benefits. Cinnamon has been used for medicinal purposes since ancient times. Numerous Biblical references have cited cinnamon's potency.
The first mention of a particular spice in the Old Testament is of cinnamon where Moses is commanded to use both sweet cinnamon (Hebrew qinnāmôn) and cassia in the holy anointing oil. King Solomon refers to cinnamon in Proverbs, where the lover's bed is perfumed with myrrh, aloe and cinnamon. Again in the Song of Solomon, a song describing the beauty of his beloved, cinnamon scents her garments like the smell of Lebanon. Cinnamon was so highly prized among ancient nations that it was regarded as a gift fit for monarchs and even for a god.
The Cassia Cinnamon tree grows to 10–15 m tall, with grayish bark and hard elongated leaves and have a decidedly reddish color when young. Whole branches and small trees are harvested for cassia bark which is a much thicker and rougher texture than that of ceylon cinnamon.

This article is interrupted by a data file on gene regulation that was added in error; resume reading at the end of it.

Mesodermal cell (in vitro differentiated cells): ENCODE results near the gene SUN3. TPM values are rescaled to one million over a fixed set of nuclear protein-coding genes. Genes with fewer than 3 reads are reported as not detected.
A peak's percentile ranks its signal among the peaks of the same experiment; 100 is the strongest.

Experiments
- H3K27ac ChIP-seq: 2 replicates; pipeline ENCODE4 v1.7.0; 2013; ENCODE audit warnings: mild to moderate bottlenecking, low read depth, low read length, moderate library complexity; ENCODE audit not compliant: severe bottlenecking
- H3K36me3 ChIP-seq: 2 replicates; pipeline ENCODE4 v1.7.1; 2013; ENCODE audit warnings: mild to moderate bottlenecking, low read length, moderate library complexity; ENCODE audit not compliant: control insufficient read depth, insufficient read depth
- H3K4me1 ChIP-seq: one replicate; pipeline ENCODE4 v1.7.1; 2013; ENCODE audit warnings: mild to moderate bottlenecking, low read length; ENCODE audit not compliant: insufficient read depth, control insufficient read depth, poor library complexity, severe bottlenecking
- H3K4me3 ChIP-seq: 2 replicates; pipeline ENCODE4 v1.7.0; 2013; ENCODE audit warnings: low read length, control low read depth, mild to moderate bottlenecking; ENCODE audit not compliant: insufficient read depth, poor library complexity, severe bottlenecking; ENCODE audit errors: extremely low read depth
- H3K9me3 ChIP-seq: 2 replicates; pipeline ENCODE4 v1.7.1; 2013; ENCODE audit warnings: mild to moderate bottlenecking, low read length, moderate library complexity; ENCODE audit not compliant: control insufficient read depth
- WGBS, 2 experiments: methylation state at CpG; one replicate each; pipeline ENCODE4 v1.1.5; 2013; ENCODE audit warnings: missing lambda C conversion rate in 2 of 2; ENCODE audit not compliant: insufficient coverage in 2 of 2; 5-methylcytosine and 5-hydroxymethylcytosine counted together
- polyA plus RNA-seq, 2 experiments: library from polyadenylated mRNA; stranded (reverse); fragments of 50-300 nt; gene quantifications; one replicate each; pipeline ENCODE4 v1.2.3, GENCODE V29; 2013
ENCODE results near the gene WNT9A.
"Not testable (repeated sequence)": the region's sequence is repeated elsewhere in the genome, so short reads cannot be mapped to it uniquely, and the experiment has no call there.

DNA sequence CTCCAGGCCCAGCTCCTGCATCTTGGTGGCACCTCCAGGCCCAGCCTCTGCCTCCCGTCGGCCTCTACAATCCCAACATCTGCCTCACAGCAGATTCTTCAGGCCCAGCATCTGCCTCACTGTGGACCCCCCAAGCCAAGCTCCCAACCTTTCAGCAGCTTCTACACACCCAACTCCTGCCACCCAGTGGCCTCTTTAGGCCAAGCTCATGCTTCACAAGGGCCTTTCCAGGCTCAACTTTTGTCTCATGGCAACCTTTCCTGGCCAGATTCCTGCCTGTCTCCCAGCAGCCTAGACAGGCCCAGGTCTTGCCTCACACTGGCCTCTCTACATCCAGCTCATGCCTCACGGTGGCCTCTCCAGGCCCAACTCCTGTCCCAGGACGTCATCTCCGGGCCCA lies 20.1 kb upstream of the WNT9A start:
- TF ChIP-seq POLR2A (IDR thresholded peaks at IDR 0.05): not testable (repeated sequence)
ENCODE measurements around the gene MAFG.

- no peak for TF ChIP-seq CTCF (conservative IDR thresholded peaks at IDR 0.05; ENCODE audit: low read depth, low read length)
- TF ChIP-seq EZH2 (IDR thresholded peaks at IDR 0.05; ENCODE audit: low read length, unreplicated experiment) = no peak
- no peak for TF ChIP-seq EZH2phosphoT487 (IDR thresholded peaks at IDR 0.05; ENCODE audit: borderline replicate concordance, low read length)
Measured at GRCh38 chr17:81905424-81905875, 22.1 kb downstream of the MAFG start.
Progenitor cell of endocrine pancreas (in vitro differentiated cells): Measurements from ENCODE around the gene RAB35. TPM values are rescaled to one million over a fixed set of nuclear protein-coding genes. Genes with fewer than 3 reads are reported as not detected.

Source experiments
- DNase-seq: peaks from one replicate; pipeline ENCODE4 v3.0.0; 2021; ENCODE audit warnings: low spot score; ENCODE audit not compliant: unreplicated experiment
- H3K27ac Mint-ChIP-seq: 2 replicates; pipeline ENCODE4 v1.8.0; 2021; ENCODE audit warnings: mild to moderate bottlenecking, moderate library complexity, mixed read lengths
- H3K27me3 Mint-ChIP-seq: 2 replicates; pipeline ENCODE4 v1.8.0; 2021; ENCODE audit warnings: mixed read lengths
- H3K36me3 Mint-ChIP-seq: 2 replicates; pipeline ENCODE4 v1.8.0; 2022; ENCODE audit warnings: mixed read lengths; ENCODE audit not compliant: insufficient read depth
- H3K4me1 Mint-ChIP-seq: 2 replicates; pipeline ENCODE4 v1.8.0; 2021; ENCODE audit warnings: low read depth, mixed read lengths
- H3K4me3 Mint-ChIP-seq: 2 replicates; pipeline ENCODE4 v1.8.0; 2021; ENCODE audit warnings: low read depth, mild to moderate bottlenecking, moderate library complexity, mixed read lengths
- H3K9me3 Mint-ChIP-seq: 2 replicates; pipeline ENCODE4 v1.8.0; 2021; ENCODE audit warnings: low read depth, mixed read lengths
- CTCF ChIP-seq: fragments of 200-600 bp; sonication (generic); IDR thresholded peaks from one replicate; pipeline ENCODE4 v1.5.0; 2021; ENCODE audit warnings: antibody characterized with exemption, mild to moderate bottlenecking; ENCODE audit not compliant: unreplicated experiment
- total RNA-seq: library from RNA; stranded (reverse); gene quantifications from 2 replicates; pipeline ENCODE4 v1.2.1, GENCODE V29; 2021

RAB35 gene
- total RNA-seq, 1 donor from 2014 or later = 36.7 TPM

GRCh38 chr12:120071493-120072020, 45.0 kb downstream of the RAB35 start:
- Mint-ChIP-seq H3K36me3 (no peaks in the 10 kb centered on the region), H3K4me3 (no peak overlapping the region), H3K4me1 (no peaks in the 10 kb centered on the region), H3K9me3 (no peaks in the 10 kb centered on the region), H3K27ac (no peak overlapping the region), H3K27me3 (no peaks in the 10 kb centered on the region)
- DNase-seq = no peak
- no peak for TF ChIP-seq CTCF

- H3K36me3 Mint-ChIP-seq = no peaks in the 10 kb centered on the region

Cinnamon has been used for health purposes since ancient times and is considered to be anti-diabetic,, helping to regulate blood sugar. Clinical research showed that cinnamon decreases serum glucose levels.
Cinnamon promotes heart health by lowering LDL cholesterol and triglyceride levels. The US Department of Agriculture researchers have reported that cinnamon reduced the proliferation of leukemia and lymphoma cancer cells in amimals. Research conducted at Copenhagen University in Denmark, showed that cinnamon helps relieve arthritis pain. Cinnamon extract has a positive effect on memory, increasing concentration and improving retention. Cinnamon is antibacterial, antirviral, antifungal, and antimicrobial It is a general tonic, sexual stimulant, digestive aid, and increases blood flow.